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Long Range Hunting Cartridge Comparator User Guide

By Chris Hague of Hague & Sons

My name is Chris Hague and I am an Architect with a passion for target shooting, hunting, and inventing (check out our products). I wrote this tool because I was searching for some scientific comparison between cartridges to help me choose a chambering for my first custom hunting rifle and found that none of the cartridge comparators available used real down-range ballistics to compare multiple cartridges’ capabilities.

This comparator may be daunting at first glance, but I believe it does what it was created to do: scientifically provide an apples-to-apples comparison of the down-range capability of all common cartridge & bullet-weight combinations against a specific task.

Quick Guide:

Inputs and Outputs:

     Input your criteria into the dropdown menus, and submit. The multi-line plot and columned outputs display the same information in different ways: the downrange impact energy vs. recoil of every common cartridge & bullet combination that can ballistically perform your input criteria at range.

  • Each line represents the downrange impact energy and felt recoil range of a particular cartridge and bullet weight combination from lowest to highest muzzle velocity achievable in the reloading manual. Box ammo will most likely be closest to maximum safe load, see columned output for Impact Energy & Recoil at Max Load. 
  • Only cartridges that can achieve your minimum impact energy at your maximum effective range within muzzle velocity range of the cartridge are shown, so an example input for Mule Deer such as 1250 ft*lbs of impact energy at 300 yards will NOT show 300 Winchester Magnum since it is overpowered for this application.

Interpretation:

     Review the data and choose a cartridge & bullet weight class that meets your criteria. If you are unsure of the results, or are looking for a particular result, consider the following:

  • Increasing rifle weight to reduce recoil, or use our water bottle hosted Arca adapter to use the weight you already lug around.
  • Increasing the barrel length to get more performance out of a particular cartridge.
  • Getting a better muzzle brake to reduce recoil without changing cartridge, barrel length, or rifle weight.
  • If there are too many cartridges plotted, try narrowing the search by choosing an action length, decreasing shootable recoil, or raising the minimum sectional density.

Assumptions to Keep in Mind:

  1. All of the data for muzzle velocity and recoil for cartridge and bullet weight-class combinations have been taken from commercially available and reliable reloading manuals and or have been calculated directly from those. Be safe. Some of the bullet weight and cartridge combinations are only available if you hand load ammunition and/or have a custom chamber geometry and twist rate. Email us if you would like us to chamber a custom barrel for you.
  2. Lethality is not determined by a single data point, rather it is made up of a balance of shot placement, impact energy, sectional density, bullet diameter and bullet expansion (a consequence of the particular bullet’s construction and the velocity of the impact). The outputs from this comparison, or any other comparator, cannot take into consideration all of these factors; you must do your part and use your best judgment in the field.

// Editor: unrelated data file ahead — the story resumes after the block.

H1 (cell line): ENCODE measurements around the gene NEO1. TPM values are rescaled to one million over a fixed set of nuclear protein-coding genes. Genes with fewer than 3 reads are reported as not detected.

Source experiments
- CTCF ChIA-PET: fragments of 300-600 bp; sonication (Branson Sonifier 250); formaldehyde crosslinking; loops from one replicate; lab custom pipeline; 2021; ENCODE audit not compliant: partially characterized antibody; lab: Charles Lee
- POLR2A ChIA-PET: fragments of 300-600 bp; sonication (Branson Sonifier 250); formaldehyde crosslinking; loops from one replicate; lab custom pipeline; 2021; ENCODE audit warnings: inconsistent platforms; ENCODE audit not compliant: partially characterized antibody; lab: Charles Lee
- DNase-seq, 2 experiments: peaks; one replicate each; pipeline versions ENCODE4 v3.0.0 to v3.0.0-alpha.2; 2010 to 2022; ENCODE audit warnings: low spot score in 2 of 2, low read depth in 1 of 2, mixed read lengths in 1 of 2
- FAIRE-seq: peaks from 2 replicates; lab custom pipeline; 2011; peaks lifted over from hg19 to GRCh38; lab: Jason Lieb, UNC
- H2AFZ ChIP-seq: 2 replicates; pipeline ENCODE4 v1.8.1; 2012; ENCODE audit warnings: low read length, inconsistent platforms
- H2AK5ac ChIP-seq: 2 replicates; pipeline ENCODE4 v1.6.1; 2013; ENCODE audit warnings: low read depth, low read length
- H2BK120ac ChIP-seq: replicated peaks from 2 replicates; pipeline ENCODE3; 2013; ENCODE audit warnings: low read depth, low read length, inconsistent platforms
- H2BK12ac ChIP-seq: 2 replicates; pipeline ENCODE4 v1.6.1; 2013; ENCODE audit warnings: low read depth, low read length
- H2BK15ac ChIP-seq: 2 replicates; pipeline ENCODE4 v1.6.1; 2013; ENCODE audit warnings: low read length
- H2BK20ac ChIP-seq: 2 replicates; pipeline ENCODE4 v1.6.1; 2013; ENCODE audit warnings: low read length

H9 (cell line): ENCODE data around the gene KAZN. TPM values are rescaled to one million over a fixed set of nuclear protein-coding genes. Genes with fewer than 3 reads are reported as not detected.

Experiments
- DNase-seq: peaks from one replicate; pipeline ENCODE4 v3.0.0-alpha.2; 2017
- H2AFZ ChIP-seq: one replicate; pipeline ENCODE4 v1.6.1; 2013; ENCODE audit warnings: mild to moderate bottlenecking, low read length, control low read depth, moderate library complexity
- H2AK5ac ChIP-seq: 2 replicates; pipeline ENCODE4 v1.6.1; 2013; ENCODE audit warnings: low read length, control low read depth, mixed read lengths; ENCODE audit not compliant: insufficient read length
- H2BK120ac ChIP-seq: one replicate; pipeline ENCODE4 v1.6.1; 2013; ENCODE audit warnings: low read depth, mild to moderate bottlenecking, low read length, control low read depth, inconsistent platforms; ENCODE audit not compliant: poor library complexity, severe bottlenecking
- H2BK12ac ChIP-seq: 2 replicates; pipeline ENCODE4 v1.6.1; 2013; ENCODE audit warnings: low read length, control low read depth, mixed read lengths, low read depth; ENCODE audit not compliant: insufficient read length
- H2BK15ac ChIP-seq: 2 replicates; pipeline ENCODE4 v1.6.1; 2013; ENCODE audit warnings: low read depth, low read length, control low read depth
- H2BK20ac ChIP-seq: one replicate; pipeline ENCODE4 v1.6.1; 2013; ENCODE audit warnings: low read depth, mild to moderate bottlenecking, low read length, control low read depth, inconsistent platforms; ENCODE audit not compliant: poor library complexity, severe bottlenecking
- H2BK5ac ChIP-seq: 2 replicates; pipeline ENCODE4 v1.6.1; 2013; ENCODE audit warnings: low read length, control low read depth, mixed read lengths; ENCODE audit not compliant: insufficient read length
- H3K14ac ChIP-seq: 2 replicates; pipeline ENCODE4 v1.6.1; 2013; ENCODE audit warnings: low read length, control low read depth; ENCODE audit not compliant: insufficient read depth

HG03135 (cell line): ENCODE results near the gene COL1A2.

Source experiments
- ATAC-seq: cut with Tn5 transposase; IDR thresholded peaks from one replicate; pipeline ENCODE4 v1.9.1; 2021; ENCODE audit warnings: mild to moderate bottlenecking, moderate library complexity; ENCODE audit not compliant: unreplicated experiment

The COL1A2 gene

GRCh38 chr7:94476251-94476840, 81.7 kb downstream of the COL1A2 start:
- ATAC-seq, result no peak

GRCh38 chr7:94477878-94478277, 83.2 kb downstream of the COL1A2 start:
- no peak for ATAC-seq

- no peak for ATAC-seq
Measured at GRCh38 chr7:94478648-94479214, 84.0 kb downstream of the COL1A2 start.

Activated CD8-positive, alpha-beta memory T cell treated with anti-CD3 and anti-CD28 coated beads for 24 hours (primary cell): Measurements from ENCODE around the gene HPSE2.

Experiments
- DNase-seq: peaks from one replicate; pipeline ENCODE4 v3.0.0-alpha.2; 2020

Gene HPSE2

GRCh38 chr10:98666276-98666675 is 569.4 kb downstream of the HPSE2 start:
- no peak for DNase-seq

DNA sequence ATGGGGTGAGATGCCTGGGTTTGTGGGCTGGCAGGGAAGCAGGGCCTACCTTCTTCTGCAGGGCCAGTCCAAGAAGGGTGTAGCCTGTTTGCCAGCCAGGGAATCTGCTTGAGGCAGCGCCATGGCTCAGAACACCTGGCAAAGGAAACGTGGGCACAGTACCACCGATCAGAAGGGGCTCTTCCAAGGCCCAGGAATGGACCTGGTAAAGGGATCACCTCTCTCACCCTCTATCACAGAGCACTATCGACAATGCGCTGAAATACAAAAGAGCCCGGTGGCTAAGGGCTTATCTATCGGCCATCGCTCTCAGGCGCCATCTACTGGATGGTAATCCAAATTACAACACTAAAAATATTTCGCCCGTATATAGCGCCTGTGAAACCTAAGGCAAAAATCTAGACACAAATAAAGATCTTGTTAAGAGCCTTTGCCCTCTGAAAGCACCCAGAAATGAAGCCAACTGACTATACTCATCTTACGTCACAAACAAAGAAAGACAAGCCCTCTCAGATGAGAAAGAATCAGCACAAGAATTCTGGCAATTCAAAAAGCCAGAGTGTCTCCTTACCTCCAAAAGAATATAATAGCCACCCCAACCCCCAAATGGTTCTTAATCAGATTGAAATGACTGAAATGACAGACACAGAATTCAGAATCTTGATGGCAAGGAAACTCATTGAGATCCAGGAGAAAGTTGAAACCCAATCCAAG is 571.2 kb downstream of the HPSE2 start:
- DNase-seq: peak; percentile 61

3. There are no ballistics equations that use down-range impact characteristics as the primary input to compute required muzzle velocity, so I reversed a well-known set of ballistics calculations to achieve this. These calculations are nearly perfect when put up against other ballistic solvers (JBM and 4DOF), and have been proven more than good enough for this apples-apples comparison; almost all of the error in these calculations stems from using the G1 BC instead of the G7 ballistic coefficients.
  4. All the bullets used in this comparator are modern High-BC hunting bullets from Hornady, Berger, and Nosler, since these are the bullets being used most by long range hunters. At this time, there are no solid copper bullets, since they tend to have less efficient ballistics and would skew the capability of the Bullet Weight classes down.
  5. Barrel length in centerfire cartridges affects muzzle velocity; SAAMI and reloading manuals (such as Nosler) publish the barrel length that the velocities were measured at for each cartridge. For each inch of difference in barrel length between the standard and your input choice, there is approximately a 25 foot per second velocity change. This is an approximation, your rifle may be different, but for the sake of argument, this is close enough.
  6. Lastly, no cartridges are more accurate than others, within reason. Some cartridges lend themselves to more forgiving accuracy, but shooter ability, rifle quality, and ammunition quality all have much greater impact, pun intended.

Standard Inputs:

Your Maximum Effective Range: 

The distance you are comfortable dispatching game in 50 yard increments. There is little point having a cartridge that performs the task further than you can comfortably shoot accurately.

Your Minimum Impact Energy: 

The least energy you think is needed to ethically dispatch your quarry at your maximum effective range. For Rocky Mountain Bull Elk, most folks use 1500 ft*lbs, but I prefer a bit more from experience, something like +/-1750 ft*lbs. This is personal preference, be smart.